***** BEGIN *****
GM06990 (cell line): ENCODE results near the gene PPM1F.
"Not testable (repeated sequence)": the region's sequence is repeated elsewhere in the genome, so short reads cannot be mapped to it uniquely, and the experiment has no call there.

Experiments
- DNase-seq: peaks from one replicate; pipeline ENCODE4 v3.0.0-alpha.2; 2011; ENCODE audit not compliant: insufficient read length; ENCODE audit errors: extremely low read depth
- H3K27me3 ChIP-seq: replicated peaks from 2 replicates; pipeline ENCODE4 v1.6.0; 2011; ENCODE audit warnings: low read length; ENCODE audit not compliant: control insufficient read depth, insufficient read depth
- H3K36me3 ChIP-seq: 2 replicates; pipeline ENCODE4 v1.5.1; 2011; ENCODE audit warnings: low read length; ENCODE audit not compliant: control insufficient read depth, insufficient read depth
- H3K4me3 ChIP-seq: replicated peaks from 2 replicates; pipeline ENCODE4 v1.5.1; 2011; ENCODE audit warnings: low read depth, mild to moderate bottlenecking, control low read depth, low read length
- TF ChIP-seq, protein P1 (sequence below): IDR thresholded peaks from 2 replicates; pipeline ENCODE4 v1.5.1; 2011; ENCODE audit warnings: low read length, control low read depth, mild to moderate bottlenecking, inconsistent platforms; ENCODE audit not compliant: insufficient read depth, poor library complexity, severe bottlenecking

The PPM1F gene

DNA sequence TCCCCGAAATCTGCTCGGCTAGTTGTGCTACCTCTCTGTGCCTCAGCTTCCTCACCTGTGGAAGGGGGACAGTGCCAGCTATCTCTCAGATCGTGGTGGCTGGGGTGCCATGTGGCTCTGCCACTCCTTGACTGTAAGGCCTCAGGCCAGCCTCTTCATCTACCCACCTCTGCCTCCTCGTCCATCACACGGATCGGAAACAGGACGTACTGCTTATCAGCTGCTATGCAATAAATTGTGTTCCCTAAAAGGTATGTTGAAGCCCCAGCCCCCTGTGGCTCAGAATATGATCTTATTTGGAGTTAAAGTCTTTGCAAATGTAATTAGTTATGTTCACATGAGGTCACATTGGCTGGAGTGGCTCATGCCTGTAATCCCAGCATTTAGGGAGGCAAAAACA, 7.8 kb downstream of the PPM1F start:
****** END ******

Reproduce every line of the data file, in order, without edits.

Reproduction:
GM06990 (cell line): ENCODE results near the gene PPM1F.
"Not testable (repeated sequence)": the region's sequence is repeated elsewhere in the genome, so short reads cannot be mapped to it uniquely, and the experiment has no call there.

Experiments
- DNase-seq: peaks from one replicate; pipeline ENCODE4 v3.0.0-alpha.2; 2011; ENCODE audit not compliant: insufficient read length; ENCODE audit errors: extremely low read depth
- H3K27me3 ChIP-seq: replicated peaks from 2 replicates; pipeline ENCODE4 v1.6.0; 2011; ENCODE audit warnings: low read length; ENCODE audit not compliant: control insufficient read depth, insufficient read depth
- H3K36me3 ChIP-seq: 2 replicates; pipeline ENCODE4 v1.5.1; 2011; ENCODE audit warnings: low read length; ENCODE audit not compliant: control insufficient read depth, insufficient read depth
- H3K4me3 ChIP-seq: replicated peaks from 2 replicates; pipeline ENCODE4 v1.5.1; 2011; ENCODE audit warnings: low read depth, mild to moderate bottlenecking, control low read depth, low read length
- TF ChIP-seq, protein P1 (sequence below): IDR thresholded peaks from 2 replicates; pipeline ENCODE4 v1.5.1; 2011; ENCODE audit warnings: low read length, control low read depth, mild to moderate bottlenecking, inconsistent platforms; ENCODE audit not compliant: insufficient read depth, poor library complexity, severe bottlenecking

The PPM1F gene

DNA sequence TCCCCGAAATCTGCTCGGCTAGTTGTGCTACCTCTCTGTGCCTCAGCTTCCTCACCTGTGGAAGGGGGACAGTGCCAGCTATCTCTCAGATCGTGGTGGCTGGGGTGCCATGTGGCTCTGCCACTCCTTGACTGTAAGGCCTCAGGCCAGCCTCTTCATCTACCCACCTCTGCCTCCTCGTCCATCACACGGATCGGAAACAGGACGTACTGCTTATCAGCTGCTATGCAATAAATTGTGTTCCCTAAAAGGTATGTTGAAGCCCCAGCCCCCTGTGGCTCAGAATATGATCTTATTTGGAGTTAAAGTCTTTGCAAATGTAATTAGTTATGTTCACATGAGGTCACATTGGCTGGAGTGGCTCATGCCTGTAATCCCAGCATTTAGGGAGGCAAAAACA, 7.8 kb downstream of the PPM1F start: